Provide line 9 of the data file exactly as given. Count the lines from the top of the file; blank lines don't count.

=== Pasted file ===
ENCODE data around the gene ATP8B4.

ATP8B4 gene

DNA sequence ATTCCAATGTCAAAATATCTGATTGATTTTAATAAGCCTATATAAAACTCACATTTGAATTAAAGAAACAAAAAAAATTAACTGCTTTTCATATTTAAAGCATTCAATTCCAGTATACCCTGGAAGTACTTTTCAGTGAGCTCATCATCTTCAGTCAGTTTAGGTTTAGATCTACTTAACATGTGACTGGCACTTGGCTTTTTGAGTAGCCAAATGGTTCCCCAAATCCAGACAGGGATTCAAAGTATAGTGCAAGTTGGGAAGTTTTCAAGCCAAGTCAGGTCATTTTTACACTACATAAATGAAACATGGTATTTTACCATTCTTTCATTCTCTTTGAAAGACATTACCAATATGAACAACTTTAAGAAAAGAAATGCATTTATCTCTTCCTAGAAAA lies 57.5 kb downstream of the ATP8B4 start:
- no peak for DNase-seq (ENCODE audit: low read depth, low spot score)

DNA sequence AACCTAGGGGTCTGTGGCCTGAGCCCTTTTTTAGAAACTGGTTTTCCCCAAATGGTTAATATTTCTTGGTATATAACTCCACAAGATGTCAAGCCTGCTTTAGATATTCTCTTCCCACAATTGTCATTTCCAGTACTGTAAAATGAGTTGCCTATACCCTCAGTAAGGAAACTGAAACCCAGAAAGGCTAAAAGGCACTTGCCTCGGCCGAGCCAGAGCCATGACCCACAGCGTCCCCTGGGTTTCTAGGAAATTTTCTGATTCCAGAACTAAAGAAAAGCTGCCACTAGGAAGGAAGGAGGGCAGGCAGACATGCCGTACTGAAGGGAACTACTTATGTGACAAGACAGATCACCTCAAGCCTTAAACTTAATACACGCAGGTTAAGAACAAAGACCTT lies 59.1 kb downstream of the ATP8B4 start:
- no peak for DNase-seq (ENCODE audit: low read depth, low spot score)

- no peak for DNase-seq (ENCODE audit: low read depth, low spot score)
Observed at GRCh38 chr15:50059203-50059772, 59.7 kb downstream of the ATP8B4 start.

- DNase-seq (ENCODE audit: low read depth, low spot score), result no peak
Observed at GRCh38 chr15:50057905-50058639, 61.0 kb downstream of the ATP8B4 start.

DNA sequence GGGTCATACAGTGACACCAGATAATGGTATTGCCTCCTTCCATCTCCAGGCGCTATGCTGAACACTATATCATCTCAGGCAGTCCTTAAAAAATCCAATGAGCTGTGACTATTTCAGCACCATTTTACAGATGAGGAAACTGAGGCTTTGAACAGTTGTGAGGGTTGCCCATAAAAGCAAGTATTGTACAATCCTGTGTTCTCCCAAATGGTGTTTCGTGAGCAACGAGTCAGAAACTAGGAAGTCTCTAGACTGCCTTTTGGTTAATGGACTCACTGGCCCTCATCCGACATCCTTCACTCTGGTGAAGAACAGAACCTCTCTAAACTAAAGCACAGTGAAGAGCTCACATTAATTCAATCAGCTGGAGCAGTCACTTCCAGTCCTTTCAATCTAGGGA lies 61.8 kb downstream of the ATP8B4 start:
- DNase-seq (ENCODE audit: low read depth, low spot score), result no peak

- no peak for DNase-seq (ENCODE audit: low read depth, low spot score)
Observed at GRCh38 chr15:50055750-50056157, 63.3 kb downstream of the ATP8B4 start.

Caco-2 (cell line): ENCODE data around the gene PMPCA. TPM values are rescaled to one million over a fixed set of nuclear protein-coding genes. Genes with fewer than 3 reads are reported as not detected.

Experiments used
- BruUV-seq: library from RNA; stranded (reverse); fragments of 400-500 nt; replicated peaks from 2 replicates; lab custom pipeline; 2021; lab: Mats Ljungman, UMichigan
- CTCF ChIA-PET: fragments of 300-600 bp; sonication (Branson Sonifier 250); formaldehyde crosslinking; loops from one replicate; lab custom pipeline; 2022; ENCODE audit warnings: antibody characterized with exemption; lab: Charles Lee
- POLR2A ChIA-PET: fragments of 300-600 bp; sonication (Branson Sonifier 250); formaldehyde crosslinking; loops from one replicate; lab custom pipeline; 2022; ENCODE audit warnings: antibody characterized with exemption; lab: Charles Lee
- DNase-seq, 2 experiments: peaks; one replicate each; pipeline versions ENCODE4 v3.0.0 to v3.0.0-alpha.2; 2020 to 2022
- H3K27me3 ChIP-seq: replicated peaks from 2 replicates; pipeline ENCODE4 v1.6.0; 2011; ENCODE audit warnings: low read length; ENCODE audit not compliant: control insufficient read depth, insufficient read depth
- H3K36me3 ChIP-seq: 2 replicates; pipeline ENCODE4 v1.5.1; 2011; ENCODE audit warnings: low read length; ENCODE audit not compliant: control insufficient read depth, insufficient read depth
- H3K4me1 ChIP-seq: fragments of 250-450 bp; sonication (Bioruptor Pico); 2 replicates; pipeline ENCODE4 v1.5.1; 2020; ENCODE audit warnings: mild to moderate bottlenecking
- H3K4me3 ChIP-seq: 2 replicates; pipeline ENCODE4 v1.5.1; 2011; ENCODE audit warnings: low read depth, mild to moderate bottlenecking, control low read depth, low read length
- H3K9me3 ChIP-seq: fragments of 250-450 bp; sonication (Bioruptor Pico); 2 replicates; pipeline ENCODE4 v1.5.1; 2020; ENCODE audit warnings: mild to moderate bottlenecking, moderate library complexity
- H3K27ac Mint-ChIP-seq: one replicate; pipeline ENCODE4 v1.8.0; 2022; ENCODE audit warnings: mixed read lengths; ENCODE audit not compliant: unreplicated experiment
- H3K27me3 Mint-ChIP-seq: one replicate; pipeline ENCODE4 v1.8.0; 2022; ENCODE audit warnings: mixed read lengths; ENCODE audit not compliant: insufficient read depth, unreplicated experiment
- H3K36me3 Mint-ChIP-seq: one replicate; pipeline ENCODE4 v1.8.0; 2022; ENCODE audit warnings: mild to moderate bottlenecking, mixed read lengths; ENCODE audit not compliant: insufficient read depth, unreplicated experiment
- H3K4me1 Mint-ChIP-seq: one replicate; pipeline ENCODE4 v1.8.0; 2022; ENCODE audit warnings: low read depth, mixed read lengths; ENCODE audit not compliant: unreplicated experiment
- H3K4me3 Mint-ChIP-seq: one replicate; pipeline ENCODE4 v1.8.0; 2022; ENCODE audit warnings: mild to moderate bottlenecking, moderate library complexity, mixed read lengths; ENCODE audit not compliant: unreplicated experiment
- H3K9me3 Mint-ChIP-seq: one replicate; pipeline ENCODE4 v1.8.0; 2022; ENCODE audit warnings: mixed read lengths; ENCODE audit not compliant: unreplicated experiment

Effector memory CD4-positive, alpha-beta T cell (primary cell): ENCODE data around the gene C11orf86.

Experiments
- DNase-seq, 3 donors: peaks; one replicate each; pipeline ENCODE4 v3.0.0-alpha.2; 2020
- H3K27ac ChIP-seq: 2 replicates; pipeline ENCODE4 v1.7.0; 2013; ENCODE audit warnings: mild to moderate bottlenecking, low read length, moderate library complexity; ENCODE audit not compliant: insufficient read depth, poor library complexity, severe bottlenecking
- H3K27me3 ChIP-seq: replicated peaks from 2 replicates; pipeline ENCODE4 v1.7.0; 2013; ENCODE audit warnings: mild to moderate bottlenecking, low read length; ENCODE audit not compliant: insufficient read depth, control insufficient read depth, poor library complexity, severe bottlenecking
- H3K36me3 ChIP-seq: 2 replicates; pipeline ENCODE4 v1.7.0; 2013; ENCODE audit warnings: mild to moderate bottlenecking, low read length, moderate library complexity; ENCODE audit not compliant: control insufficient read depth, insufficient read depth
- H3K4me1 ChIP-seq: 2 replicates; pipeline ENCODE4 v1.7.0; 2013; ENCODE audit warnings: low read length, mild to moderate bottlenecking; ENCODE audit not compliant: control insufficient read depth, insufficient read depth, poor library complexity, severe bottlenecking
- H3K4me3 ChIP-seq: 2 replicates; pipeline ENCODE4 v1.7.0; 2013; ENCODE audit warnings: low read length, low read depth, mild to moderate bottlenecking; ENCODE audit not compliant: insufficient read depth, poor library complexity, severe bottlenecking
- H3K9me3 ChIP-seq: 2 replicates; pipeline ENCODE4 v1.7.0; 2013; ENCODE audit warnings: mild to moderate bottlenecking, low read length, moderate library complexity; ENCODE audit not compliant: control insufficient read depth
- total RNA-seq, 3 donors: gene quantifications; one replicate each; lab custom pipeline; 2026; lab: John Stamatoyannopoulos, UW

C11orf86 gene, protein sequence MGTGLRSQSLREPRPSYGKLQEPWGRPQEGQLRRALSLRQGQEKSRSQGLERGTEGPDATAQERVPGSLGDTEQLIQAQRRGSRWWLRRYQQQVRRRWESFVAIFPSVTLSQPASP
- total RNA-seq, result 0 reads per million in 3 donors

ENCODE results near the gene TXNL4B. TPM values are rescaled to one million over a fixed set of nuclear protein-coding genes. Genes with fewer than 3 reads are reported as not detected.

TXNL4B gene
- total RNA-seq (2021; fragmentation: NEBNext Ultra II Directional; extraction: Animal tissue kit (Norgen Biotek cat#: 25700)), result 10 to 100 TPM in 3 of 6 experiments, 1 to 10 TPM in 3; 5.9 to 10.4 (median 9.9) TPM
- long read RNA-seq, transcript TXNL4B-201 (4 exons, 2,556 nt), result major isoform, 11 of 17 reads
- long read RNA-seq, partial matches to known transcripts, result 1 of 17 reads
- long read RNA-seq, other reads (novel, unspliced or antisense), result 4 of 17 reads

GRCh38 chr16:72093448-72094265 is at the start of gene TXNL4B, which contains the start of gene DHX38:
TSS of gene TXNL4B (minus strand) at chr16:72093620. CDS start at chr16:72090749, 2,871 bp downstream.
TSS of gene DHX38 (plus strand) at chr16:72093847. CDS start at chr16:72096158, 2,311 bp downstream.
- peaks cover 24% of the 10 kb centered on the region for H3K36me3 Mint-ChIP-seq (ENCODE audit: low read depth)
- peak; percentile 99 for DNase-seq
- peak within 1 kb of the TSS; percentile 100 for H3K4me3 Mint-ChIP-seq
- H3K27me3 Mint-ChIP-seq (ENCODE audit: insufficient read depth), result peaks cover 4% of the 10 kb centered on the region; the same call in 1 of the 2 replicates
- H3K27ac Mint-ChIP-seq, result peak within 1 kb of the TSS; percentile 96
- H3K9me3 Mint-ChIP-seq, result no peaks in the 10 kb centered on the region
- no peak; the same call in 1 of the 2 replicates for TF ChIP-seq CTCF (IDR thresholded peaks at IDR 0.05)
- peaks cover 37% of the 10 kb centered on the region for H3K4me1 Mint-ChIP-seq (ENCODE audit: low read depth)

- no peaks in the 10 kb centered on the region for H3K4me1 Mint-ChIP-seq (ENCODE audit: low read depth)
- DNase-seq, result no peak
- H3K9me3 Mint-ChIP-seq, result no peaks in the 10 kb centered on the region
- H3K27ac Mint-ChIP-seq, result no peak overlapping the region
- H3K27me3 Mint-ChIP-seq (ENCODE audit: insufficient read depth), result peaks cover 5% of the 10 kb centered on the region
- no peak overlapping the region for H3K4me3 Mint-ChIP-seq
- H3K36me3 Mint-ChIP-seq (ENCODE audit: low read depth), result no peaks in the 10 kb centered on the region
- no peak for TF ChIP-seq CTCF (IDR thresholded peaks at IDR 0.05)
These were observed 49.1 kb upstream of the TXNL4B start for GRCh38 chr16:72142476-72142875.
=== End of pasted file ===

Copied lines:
- DNase-seq (ENCODE audit: low read depth, low spot score), result no peak